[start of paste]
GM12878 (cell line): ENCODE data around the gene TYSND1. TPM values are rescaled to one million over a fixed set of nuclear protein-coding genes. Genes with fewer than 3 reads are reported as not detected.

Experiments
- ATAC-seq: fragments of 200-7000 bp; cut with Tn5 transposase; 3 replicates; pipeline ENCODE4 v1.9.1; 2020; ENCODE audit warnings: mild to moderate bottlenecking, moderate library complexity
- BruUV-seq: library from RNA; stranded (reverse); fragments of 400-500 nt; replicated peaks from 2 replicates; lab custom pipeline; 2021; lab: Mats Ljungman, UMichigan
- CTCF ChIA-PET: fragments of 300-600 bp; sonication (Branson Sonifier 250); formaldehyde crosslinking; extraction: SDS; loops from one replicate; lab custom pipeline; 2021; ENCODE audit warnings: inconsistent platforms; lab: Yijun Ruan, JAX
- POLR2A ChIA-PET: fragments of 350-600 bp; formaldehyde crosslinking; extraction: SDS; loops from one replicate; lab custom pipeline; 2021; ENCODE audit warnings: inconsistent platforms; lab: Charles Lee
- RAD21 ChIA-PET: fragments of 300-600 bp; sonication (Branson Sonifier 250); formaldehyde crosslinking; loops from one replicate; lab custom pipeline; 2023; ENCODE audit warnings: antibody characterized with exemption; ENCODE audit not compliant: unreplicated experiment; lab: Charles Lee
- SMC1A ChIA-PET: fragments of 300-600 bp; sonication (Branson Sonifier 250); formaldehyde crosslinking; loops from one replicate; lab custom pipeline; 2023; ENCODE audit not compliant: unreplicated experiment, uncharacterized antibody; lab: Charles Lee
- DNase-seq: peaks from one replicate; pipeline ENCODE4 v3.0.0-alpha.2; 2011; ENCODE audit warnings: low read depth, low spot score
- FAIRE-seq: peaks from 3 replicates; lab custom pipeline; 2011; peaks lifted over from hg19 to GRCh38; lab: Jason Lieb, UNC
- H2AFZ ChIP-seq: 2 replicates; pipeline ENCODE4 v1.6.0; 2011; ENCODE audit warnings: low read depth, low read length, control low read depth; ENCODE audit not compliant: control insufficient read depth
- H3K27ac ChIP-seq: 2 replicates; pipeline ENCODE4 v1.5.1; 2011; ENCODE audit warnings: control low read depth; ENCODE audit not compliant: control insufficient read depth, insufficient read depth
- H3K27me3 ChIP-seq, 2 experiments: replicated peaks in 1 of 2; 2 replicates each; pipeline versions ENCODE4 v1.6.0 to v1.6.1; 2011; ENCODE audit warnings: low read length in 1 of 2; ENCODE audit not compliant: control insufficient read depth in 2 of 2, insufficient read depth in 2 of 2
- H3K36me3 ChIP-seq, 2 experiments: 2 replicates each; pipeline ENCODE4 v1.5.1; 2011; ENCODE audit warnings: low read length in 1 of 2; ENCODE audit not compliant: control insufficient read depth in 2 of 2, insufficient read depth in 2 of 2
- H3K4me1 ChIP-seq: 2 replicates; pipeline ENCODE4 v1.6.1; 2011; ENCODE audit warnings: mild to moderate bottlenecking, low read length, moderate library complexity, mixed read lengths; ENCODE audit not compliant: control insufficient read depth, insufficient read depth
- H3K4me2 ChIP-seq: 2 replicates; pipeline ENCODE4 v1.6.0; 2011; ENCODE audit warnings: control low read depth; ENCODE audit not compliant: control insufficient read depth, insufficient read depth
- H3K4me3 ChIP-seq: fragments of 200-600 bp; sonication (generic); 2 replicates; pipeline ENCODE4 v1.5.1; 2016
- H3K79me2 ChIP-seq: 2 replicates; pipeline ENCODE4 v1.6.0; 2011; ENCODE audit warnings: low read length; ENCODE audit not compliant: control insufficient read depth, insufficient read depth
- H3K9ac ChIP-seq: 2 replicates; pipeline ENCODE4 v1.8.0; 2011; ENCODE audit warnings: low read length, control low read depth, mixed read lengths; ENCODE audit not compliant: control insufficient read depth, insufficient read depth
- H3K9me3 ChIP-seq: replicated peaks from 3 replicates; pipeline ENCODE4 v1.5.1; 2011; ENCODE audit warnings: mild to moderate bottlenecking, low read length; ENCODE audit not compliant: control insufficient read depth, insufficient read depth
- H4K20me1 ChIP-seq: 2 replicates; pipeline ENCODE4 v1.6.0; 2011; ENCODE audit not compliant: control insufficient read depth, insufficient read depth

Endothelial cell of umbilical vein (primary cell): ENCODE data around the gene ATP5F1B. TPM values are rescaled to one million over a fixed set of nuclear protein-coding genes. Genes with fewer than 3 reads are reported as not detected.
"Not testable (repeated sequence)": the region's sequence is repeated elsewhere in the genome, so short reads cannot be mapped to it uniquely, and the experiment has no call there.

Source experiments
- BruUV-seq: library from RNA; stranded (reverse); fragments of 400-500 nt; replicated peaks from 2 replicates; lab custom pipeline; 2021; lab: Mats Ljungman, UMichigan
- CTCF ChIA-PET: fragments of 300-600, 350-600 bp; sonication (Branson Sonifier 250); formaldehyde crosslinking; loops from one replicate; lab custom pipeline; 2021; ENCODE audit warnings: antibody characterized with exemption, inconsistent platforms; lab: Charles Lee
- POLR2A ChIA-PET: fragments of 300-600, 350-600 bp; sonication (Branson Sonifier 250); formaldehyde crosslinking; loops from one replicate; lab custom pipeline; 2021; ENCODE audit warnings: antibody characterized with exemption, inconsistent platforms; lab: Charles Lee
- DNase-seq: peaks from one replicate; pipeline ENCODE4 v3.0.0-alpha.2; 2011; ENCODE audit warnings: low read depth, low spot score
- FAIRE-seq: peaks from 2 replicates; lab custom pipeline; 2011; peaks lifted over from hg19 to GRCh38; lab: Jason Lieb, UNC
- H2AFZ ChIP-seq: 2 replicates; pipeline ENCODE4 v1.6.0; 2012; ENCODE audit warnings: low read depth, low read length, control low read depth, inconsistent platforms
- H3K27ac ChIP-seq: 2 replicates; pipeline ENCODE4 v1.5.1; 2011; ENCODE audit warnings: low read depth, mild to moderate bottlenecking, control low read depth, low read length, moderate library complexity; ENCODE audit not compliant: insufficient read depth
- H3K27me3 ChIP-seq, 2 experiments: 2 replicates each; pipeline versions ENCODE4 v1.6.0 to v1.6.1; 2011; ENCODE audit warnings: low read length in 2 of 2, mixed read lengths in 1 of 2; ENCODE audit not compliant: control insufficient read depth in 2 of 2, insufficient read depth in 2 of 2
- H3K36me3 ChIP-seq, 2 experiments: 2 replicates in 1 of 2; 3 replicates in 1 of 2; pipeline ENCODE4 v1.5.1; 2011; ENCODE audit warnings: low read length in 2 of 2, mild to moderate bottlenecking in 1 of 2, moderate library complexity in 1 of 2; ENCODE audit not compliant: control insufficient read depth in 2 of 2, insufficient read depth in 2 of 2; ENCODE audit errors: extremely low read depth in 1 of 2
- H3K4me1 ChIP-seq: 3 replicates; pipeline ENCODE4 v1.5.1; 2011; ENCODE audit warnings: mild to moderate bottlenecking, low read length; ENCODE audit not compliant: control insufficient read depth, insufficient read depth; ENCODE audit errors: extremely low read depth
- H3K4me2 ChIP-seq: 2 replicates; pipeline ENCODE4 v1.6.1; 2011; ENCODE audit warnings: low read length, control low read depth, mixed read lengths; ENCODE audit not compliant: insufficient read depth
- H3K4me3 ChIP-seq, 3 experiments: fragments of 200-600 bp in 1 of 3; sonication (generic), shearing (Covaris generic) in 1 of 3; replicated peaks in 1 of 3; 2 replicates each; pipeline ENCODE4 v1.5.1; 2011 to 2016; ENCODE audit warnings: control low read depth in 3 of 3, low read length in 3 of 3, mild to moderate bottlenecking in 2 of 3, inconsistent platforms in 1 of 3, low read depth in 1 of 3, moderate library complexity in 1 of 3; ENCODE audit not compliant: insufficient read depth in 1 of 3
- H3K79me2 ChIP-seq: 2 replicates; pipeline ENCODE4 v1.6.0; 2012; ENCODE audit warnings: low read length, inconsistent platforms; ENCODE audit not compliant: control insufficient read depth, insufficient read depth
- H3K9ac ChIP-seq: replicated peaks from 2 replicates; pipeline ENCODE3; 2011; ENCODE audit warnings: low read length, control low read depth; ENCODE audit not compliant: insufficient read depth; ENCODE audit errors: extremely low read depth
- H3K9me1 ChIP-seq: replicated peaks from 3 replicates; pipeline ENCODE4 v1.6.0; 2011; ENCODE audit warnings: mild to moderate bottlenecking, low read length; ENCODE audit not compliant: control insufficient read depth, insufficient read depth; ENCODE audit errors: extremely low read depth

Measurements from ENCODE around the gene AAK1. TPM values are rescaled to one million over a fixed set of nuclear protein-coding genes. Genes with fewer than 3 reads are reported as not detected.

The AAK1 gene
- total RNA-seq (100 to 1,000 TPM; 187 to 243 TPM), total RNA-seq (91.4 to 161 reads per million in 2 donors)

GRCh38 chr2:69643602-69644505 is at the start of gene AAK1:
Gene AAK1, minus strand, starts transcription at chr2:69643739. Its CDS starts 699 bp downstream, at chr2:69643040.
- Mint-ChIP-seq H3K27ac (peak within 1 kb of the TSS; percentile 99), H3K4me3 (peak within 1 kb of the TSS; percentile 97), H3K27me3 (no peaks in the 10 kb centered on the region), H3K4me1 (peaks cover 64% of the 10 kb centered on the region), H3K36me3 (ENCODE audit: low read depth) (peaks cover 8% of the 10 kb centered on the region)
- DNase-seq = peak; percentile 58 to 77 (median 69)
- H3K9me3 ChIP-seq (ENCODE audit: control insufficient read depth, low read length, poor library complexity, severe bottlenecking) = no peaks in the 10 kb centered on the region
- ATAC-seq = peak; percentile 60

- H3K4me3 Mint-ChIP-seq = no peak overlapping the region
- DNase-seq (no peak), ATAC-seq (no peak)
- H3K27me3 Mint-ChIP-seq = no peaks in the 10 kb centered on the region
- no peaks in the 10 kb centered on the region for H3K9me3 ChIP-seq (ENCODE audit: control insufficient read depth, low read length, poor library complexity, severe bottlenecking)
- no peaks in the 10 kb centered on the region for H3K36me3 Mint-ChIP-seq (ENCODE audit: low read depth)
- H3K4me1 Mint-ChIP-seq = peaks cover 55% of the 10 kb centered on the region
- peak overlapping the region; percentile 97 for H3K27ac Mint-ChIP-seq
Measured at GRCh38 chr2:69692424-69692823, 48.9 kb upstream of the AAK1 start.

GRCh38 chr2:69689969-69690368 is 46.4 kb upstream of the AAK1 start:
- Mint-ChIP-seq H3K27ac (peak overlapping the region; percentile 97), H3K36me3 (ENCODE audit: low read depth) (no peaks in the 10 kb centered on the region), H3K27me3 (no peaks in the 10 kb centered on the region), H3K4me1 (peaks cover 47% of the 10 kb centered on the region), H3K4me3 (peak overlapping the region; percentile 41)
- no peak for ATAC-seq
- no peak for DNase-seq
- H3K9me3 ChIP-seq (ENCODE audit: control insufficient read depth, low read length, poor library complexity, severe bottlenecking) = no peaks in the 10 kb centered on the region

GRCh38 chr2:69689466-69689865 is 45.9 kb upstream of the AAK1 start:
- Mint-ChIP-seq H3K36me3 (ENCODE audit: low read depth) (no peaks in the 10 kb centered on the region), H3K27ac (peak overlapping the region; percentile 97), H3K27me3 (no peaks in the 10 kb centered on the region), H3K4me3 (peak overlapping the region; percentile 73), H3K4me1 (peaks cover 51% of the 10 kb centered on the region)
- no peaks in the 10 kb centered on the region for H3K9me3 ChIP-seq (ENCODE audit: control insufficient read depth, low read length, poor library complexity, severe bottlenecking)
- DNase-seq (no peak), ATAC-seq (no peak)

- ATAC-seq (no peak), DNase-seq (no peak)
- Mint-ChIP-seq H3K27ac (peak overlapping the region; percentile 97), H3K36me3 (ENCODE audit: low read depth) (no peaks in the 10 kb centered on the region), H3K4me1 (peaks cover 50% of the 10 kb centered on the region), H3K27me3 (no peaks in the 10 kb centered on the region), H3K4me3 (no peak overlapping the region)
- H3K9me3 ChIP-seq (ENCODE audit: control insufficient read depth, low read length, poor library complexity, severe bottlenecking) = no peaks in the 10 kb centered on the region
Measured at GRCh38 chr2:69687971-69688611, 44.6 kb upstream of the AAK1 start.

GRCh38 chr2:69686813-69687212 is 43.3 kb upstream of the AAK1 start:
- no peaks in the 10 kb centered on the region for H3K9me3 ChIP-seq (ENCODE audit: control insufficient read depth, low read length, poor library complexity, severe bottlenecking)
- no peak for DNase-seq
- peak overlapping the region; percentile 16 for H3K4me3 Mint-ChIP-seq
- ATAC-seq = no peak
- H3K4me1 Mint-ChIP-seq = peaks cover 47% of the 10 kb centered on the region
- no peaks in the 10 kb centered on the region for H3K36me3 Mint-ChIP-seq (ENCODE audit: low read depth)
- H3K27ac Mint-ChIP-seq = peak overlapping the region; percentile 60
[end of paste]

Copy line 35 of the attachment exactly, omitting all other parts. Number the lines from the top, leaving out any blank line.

- H3K4me2 ChIP-seq: 2 replicates; pipeline ENCODE4 v1.6.1; 2011; ENCODE audit warnings: low read length, control low read depth, mixed read lengths; ENCODE audit not compliant: insufficient read depth